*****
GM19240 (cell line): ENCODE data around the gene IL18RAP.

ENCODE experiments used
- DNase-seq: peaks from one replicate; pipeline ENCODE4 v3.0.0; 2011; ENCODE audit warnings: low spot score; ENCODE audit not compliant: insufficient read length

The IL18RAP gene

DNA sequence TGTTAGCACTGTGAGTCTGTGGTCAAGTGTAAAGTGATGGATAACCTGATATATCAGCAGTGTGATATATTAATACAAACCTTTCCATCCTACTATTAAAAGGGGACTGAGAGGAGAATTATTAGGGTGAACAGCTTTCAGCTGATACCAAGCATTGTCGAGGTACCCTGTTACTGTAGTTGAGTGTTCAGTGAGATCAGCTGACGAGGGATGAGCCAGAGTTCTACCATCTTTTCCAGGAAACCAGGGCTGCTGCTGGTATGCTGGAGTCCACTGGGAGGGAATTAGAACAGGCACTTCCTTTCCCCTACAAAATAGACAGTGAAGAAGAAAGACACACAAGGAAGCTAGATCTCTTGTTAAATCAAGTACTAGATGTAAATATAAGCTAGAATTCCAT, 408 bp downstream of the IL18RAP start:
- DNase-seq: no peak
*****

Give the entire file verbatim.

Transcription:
GM19240 (cell line): ENCODE data around the gene IL18RAP.

ENCODE experiments used
- DNase-seq: peaks from one replicate; pipeline ENCODE4 v3.0.0; 2011; ENCODE audit warnings: low spot score; ENCODE audit not compliant: insufficient read length

The IL18RAP gene

DNA sequence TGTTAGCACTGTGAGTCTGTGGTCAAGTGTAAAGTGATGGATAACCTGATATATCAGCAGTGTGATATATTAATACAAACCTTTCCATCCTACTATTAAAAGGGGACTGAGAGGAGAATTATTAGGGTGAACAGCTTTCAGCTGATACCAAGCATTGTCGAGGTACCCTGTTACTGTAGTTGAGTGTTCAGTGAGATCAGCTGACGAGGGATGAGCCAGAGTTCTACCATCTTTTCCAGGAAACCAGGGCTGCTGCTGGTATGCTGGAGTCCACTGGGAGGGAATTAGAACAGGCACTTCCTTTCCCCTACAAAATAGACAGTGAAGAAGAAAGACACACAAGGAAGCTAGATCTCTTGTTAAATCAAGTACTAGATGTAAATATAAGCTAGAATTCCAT, 408 bp downstream of the IL18RAP start:
- DNase-seq: no peak